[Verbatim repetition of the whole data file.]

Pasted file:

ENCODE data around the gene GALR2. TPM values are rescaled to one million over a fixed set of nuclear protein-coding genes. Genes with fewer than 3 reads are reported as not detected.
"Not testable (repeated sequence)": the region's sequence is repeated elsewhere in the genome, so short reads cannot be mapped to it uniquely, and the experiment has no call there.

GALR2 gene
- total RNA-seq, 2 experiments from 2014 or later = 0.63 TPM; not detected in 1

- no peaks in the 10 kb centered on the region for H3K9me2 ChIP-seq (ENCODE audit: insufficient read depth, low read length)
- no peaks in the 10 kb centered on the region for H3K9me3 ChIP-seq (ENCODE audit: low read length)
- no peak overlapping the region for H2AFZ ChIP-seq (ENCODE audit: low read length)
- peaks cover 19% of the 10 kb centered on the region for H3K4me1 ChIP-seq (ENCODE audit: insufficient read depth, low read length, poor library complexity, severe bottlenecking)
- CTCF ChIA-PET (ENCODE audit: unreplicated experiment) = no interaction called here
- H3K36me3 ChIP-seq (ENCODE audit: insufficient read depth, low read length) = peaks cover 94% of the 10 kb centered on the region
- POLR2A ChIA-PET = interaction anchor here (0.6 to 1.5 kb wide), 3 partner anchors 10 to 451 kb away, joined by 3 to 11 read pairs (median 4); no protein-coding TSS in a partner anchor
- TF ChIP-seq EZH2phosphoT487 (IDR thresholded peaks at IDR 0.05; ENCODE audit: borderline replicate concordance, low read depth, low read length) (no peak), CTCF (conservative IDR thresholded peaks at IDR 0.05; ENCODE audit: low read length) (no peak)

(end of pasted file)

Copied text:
ENCODE data around the gene GALR2. TPM values are rescaled to one million over a fixed set of nuclear protein-coding genes. Genes with fewer than 3 reads are reported as not detected.
"Not testable (repeated sequence)": the region's sequence is repeated elsewhere in the genome, so short reads cannot be mapped to it uniquely, and the experiment has no call there.

GALR2 gene
- total RNA-seq, 2 experiments from 2014 or later = 0.63 TPM; not detected in 1

- no peaks in the 10 kb centered on the region for H3K9me2 ChIP-seq (ENCODE audit: insufficient read depth, low read length)
- no peaks in the 10 kb centered on the region for H3K9me3 ChIP-seq (ENCODE audit: low read length)
- no peak overlapping the region for H2AFZ ChIP-seq (ENCODE audit: low read length)
- peaks cover 19% of the 10 kb centered on the region for H3K4me1 ChIP-seq (ENCODE audit: insufficient read depth, low read length, poor library complexity, severe bottlenecking)
- CTCF ChIA-PET (ENCODE audit: unreplicated experiment) = no interaction called here
- H3K36me3 ChIP-seq (ENCODE audit: insufficient read depth, low read length) = peaks cover 94% of the 10 kb centered on the region
- POLR2A ChIA-PET = interaction anchor here (0.6 to 1.5 kb wide), 3 partner anchors 10 to 451 kb away, joined by 3 to 11 read pairs (median 4); no protein-coding TSS in a partner anchor
- TF ChIP-seq EZH2phosphoT487 (IDR thresholded peaks at IDR 0.05; ENCODE audit: borderline replicate concordance, low read depth, low read length) (no peak), CTCF (conservative IDR thresholded peaks at IDR 0.05; ENCODE audit: low read length) (no peak)